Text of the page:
Sufjan Stevens has never been an artist lacking in ambition or concept albums. He’s had albums for the states of Illinois and Michigan, Songs for Christmas, and even a symphony for the Brooklyn-Queens Expressway. Now he has a collaborative album with songs inspired by the solar system, Planetarium, with The National (QRO spotlight on) guitarist Bryce Dessner, drummer James McAlister, and classical music composer Nico Muhly. Is it all too much and an artistic indulgence? Yes. But there are sweet moments in the heavens.
First things first, at over seventy-five minutes and seventeen tracks, there is clearly too much on Planetarium. It’s not just eight planets, or those eight plus the likes of the Sun, the Moon, and Pluto – there’s everything from “Black Energy” to “Hailey’s Comet”, though a few, like “Hailey’s”, are sub-minute instrumental fly-bys. The album is an ambient as one would expect from the source material, light technical effects and distance.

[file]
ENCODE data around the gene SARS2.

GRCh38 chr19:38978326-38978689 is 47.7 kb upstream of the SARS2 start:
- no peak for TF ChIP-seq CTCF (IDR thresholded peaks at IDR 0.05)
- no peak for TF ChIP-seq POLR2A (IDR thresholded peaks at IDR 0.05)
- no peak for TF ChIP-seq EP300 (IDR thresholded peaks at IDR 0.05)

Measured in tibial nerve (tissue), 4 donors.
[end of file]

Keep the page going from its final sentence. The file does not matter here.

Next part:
Pieces like opener “Neptune” are haunting sorrow for the most distant of (official) planets, while “Pluto” is a strings-led orchestral epic that still manages to be soft. Meanwhile, closer “Mercury” might be the record’s finest piece, angelic, intimate loss. But there is also the all-over-the-place “Jupiter”, over-synthed out-of-the-eighties “Mars”, and fifteen-plus minute sound exploration of our very own “Earth”.
Interestingly, Planetarium does best on the lesser planets than the more famous ones, perhaps as those see ambition of the indie-auteurs restrained from over-ambitious. While the reach may exceed the grasp, Planetarium is definitely an interesting experiment.